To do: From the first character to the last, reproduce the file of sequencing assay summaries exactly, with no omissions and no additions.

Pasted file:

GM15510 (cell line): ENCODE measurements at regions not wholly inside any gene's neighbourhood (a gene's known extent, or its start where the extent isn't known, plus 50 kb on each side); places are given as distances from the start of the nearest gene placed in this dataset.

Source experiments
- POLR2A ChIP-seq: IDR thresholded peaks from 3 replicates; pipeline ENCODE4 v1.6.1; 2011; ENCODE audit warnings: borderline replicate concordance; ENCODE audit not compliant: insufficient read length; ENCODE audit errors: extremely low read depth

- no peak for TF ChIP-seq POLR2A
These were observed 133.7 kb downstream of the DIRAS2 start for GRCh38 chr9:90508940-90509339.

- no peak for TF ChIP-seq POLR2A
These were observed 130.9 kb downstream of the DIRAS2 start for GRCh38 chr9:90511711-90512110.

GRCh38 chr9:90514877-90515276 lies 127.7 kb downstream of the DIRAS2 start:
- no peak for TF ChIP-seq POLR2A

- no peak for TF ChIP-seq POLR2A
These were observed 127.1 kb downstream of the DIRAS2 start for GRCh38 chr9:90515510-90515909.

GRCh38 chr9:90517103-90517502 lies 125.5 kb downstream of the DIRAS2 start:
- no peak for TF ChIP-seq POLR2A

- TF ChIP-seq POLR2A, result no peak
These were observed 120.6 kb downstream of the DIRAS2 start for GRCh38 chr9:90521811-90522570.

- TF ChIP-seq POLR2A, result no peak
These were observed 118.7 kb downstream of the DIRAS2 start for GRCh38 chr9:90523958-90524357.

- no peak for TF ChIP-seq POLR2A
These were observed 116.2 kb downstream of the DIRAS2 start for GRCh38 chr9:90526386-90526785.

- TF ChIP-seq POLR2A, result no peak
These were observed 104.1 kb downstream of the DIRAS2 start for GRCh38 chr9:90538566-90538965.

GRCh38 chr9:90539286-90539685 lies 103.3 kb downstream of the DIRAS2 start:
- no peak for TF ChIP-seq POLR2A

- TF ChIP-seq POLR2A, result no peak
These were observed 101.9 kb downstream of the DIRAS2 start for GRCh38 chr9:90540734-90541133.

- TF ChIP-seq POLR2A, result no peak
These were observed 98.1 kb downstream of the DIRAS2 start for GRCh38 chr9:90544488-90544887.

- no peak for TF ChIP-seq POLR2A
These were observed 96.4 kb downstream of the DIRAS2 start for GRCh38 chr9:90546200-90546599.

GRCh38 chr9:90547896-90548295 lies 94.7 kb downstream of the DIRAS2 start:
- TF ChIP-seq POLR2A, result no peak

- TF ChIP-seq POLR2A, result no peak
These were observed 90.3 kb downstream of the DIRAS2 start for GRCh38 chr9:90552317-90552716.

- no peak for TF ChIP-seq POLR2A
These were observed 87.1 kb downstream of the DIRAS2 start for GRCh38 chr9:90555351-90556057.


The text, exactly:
GM15510 (cell line): ENCODE measurements at regions not wholly inside any gene's neighbourhood (a gene's known extent, or its start where the extent isn't known, plus 50 kb on each side); places are given as distances from the start of the nearest gene placed in this dataset.

Source experiments
- POLR2A ChIP-seq: IDR thresholded peaks from 3 replicates; pipeline ENCODE4 v1.6.1; 2011; ENCODE audit warnings: borderline replicate concordance; ENCODE audit not compliant: insufficient read length; ENCODE audit errors: extremely low read depth

- no peak for TF ChIP-seq POLR2A
These were observed 133.7 kb downstream of the DIRAS2 start for GRCh38 chr9:90508940-90509339.

- no peak for TF ChIP-seq POLR2A
These were observed 130.9 kb downstream of the DIRAS2 start for GRCh38 chr9:90511711-90512110.

GRCh38 chr9:90514877-90515276 lies 127.7 kb downstream of the DIRAS2 start:
- no peak for TF ChIP-seq POLR2A

- no peak for TF ChIP-seq POLR2A
These were observed 127.1 kb downstream of the DIRAS2 start for GRCh38 chr9:90515510-90515909.

GRCh38 chr9:90517103-90517502 lies 125.5 kb downstream of the DIRAS2 start:
- no peak for TF ChIP-seq POLR2A

- TF ChIP-seq POLR2A, result no peak
These were observed 120.6 kb downstream of the DIRAS2 start for GRCh38 chr9:90521811-90522570.

- TF ChIP-seq POLR2A, result no peak
These were observed 118.7 kb downstream of the DIRAS2 start for GRCh38 chr9:90523958-90524357.

- no peak for TF ChIP-seq POLR2A
These were observed 116.2 kb downstream of the DIRAS2 start for GRCh38 chr9:90526386-90526785.

- TF ChIP-seq POLR2A, result no peak
These were observed 104.1 kb downstream of the DIRAS2 start for GRCh38 chr9:90538566-90538965.

GRCh38 chr9:90539286-90539685 lies 103.3 kb downstream of the DIRAS2 start:
- no peak for TF ChIP-seq POLR2A

- TF ChIP-seq POLR2A, result no peak
These were observed 101.9 kb downstream of the DIRAS2 start for GRCh38 chr9:90540734-90541133.

- TF ChIP-seq POLR2A, result no peak
These were observed 98.1 kb downstream of the DIRAS2 start for GRCh38 chr9:90544488-90544887.

- no peak for TF ChIP-seq POLR2A
These were observed 96.4 kb downstream of the DIRAS2 start for GRCh38 chr9:90546200-90546599.

GRCh38 chr9:90547896-90548295 lies 94.7 kb downstream of the DIRAS2 start:
- TF ChIP-seq POLR2A, result no peak

- TF ChIP-seq POLR2A, result no peak
These were observed 90.3 kb downstream of the DIRAS2 start for GRCh38 chr9:90552317-90552716.

- no peak for TF ChIP-seq POLR2A
These were observed 87.1 kb downstream of the DIRAS2 start for GRCh38 chr9:90555351-90556057.